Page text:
Take Back Dartmouth
Take Back Dartmouth
It is, Sir, as I have said, a small college. And yet there are those who love it!
We, the undersigned, feel that it is our duty to address certain issues that threaten the current and future well-being of Dartmouth College. We love Dartmouth as much as you do, and this is why we are deeply troubled to witness what we feel are negative developments in the College’s financial practices and treatment of student life. Because the Dartmouth administration has been unresponsive to and even dismissive of these concerns when we have expressed them behind closed doors, we have drafted this petition to publicly call attention to the problems outlined below and precipitate much-needed change in Hanover.
First, we believe that the lack of fiscal discipline that has come to characterize the College’s decision-making process has harmed Dartmouth students as well as the broader Dartmouth community. Specifically, the unchecked growth of extraneous services and unnecessary support offices, along with the mass hiring of non-faculty staff members, is holding back Dartmouth from reaching its full potential. According to the Dartmouth Office of Institutional Research, non-faculty staff numbered 2,408 in the year 1999 (1). By 2004, this figure had risen to 3,342 – an increase of almost 1,000 staffers in just five years. Notwithstanding layoffs necessitated by the recession, the College has not taken steps to reverse its prolonged hiring binge. In 2015, Dartmouth employed a total of 3,497 non-faculty staff, and it seems unlikely that the current administration has plans to change course (2).
While the numbers themselves are sufficiently alarming, the absence of any stated justification for this increase in hiring makes it particularly difficult to see how the expansion of its staff makes the College better equipped to fulfill its institutional mission. The true strength of Dartmouth lies in its world-class faculty and in the interactions between students and professors that result from a vigorous focus on undergraduate education. Adding layers of bureaucracy, as the College has, can hardly be seen as enhancing this focus when no convincing academic rationale for doing so is provided. Moreover, these additional legions of staffers actively weigh down Dartmouth from a fiscal perspective. Since every new employee receives a salary and benefits, the College must constantly find ways to accumulate new funds that could either be avoided entirely or put to better use elsewhere.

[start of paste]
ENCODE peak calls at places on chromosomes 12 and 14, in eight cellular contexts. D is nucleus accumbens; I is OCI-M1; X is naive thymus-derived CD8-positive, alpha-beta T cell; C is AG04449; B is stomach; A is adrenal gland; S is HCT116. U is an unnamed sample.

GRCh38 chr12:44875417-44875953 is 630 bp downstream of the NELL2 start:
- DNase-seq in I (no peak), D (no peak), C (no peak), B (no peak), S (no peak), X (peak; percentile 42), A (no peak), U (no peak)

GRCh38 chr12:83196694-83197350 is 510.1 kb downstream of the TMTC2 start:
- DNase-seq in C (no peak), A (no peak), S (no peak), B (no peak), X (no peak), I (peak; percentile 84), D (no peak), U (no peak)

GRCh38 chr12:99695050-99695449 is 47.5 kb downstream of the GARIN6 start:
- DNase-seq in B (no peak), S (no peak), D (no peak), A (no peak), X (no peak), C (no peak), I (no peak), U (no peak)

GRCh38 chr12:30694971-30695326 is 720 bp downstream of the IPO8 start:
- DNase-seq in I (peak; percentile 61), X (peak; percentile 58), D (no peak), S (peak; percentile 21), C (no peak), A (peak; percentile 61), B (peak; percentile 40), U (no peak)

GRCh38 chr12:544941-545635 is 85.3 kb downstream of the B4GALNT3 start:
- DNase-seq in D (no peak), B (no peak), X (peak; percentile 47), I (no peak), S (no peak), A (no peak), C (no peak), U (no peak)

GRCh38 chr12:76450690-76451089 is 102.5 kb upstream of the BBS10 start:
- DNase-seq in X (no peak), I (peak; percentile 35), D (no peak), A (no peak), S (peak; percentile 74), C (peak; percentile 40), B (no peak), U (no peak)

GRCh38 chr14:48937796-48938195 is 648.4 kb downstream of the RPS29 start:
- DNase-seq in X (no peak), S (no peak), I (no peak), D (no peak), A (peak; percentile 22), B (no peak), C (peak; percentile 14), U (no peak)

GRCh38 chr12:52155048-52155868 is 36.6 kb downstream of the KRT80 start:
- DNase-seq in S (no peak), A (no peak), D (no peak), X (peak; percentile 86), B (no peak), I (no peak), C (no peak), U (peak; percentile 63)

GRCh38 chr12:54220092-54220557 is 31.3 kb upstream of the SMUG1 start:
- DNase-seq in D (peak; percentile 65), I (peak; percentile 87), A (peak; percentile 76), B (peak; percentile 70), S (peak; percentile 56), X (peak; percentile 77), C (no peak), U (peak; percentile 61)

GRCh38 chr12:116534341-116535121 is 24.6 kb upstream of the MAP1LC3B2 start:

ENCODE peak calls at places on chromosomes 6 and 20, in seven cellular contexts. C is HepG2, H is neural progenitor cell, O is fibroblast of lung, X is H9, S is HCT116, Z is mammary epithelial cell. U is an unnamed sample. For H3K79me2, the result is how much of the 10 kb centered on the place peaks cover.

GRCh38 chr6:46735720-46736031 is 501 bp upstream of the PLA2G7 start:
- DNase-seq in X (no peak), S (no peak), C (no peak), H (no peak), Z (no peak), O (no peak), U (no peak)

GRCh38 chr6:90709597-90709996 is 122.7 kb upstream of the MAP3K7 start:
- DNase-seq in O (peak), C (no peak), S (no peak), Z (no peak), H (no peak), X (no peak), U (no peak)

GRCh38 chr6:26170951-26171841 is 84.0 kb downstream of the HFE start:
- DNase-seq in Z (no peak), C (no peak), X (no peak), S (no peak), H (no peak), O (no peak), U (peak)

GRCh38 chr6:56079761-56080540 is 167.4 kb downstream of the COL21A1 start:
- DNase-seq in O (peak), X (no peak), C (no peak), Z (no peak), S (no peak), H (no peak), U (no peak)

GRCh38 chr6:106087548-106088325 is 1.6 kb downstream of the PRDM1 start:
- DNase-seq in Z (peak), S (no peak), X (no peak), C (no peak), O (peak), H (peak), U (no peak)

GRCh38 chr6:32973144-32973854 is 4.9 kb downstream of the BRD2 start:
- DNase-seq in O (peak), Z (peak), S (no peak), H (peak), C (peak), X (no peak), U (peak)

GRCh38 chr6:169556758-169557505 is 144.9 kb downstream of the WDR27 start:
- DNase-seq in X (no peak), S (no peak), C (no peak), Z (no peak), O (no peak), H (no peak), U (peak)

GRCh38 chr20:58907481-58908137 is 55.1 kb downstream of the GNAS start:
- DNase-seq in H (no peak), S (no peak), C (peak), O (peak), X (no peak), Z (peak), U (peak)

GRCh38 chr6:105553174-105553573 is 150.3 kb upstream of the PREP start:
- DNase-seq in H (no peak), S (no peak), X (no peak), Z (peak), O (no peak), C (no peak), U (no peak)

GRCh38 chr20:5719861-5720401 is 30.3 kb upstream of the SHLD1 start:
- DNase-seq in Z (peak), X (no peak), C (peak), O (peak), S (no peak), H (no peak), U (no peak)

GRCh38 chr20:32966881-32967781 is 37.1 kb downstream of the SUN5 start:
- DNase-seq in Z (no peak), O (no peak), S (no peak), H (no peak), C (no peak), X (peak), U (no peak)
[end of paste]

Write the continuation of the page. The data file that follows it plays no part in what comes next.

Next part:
As such, Dartmouth continues to increase its cost of attendance. In March, the Board of Trustees approved a tuition increase of 3.9% (3), even though the increase in the overall US Consumer Price Index from January 2015 to January 2016 measured 1.4% (4). Sadly, this decision is only part of a disturbing long-term trend of budgetary overindulgence. The total cost of attendance at Dartmouth has risen 39.0% between the 2009-10 and the 2016-17 school years (5,6). The increase in the overall Consumer Price Index for the same time period will be approximately 10.3% (7). Meanwhile, dormitories such as the Choates and River clusters remain in decrepit condition (8), faculty members receive lower pay than their counterparts at peer institutions (9), and – in a particularly catastrophic display of the College’s corrupted institutional priorities – need-blind admissions for international students were ended this past fall (10). Such a state of affairs demonstrates Dartmouth’s neglect of its students, its apparent disregard for its standing in the world, and an ignorance of what truly contributes to a healthy and productive educational environment.
Shall our State Legislatures be allowed to take that which is not their own, to turn it from its original use, and apply it to such ends and purposes as they in their discretion shall see fit!
Instead of making a sincere and concerted attempt to resolve the issues mentioned above, the Dartmouth administration has spent its time policing student life. Buoyed by the idea that the College should support exclusionary “safe spaces” that act as a barrier against uncomfortable ideas (11), administrators have assumed the role of paternalistic babysitters. By effectively taking sides in sensitive debates and privileging the perspectives of certain students over others (12,13), administrators have crossed the line between maintaining a learning environment that is open to all and forcing their own personal views onto the entire campus. In doing so, they have undermined the value of civility, harmed the free exchange of ideas, and performed a disservice to those students who see their time in college as preparation for success in the real world. The Foundation for Individual Rights in Education, which aims to protect free speech on college campuses, accordingly lowered Dartmouth’s speech code rating from green to yellow in the past year (14). The Greek system, which has historically provided students with a social arena relatively free from the control of administrators, has been subjected to increasingly strict administrative control as well (15-17). We believe that the administration should treat students like the legal adults they are and cease chipping away at free speech, free thought, and free association. The energies of President Hanlon and Board of Trustees, as discussed above, are needed elsewhere.